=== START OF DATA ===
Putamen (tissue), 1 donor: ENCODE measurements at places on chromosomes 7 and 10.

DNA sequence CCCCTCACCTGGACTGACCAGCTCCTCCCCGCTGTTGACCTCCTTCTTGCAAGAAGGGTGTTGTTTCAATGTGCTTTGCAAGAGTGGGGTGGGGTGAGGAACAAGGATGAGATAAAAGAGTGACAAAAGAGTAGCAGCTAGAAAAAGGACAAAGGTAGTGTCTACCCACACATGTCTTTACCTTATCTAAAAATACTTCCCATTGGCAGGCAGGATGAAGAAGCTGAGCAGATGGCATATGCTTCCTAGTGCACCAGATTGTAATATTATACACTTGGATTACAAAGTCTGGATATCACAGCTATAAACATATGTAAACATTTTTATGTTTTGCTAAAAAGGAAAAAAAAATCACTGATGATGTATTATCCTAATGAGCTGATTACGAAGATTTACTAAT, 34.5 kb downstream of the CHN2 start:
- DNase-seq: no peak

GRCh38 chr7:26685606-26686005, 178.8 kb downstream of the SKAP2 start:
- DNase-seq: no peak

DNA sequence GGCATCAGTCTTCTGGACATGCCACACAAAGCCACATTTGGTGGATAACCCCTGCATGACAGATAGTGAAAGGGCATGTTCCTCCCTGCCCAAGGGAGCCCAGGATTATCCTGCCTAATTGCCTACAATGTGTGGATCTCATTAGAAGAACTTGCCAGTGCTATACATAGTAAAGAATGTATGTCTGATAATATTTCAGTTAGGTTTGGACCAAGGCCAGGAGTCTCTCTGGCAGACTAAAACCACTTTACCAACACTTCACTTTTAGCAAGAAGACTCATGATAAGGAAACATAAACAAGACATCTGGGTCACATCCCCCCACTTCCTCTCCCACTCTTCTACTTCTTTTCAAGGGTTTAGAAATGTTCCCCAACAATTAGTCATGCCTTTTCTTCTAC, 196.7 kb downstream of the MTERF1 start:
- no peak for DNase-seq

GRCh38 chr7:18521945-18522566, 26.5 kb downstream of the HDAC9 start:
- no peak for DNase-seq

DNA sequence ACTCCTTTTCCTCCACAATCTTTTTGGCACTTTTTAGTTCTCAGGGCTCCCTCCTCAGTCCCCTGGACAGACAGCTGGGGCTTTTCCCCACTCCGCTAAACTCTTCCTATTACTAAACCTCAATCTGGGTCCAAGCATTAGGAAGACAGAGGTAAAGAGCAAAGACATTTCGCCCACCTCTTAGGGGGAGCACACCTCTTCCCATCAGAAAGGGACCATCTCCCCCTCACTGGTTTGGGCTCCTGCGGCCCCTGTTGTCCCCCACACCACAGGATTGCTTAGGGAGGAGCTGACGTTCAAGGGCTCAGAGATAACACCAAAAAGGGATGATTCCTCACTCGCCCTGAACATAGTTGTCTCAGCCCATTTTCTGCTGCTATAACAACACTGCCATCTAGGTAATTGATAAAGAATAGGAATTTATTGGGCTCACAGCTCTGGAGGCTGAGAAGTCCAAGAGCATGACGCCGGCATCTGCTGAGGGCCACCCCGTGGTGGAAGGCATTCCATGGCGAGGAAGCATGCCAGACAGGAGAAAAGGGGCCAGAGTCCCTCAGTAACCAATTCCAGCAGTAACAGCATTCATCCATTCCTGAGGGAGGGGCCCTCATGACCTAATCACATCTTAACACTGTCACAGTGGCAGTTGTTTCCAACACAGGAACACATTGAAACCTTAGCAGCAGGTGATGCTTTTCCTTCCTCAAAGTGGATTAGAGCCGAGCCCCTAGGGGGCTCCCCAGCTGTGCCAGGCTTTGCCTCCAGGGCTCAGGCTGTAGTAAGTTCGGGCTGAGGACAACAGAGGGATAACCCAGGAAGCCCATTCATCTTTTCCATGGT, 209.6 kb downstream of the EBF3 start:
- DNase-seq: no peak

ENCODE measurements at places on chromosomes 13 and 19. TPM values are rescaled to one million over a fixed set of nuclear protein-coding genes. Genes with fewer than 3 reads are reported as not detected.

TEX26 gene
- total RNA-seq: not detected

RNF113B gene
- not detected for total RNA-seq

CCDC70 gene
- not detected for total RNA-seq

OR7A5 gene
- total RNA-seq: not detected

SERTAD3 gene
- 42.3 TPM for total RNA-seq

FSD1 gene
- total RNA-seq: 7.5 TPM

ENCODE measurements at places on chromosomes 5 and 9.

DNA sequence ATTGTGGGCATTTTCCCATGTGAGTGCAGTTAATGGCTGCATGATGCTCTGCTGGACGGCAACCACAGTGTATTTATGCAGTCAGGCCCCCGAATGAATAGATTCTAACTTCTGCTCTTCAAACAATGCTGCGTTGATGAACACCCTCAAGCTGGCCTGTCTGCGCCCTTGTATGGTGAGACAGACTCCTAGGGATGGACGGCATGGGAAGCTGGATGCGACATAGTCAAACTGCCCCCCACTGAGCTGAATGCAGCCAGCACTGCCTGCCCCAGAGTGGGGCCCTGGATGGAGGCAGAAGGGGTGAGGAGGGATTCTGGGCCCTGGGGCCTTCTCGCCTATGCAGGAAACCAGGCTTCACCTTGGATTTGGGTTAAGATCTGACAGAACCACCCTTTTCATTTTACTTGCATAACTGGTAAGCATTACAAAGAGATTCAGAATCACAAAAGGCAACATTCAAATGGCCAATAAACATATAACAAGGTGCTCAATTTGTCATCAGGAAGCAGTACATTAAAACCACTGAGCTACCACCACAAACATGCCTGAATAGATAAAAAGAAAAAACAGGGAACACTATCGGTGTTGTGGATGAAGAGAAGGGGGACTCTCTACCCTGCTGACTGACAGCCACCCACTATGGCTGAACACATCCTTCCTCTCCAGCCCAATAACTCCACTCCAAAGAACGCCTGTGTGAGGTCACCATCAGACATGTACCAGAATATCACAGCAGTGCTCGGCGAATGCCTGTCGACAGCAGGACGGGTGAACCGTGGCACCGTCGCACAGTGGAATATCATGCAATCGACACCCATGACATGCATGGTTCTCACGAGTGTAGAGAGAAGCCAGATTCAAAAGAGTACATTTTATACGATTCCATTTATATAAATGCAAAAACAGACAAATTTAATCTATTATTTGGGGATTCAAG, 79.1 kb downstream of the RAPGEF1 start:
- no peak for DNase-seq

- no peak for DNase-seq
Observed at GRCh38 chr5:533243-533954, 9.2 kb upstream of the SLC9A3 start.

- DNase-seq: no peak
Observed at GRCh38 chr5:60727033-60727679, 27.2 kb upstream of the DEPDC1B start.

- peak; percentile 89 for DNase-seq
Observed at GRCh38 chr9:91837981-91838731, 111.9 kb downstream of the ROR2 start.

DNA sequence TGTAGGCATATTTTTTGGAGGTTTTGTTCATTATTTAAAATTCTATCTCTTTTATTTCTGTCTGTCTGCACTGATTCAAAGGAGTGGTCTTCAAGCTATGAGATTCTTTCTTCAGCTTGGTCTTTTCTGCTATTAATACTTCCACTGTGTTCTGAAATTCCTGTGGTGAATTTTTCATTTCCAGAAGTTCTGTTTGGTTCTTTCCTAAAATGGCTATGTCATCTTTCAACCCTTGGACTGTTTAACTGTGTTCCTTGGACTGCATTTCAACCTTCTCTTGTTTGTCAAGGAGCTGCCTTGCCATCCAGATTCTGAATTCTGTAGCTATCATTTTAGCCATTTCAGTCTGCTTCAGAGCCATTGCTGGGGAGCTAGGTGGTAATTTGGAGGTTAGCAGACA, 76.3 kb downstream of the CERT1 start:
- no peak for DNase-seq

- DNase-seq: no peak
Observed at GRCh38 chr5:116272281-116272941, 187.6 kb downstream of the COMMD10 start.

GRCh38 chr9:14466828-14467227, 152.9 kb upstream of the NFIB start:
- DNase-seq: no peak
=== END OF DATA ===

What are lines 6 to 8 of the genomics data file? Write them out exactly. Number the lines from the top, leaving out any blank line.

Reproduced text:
DNA sequence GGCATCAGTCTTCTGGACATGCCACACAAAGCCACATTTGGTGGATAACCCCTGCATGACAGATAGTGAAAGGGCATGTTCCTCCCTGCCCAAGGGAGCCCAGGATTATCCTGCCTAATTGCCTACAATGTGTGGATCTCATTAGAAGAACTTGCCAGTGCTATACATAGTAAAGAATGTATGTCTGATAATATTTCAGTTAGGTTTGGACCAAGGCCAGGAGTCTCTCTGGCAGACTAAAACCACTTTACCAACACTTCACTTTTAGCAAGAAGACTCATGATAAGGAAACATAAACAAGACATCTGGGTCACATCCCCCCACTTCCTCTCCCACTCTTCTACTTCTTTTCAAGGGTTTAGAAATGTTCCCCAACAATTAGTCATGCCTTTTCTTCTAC, 196.7 kb downstream of the MTERF1 start:
- no peak for DNase-seq

GRCh38 chr7:18521945-18522566, 26.5 kb downstream of the HDAC9 start: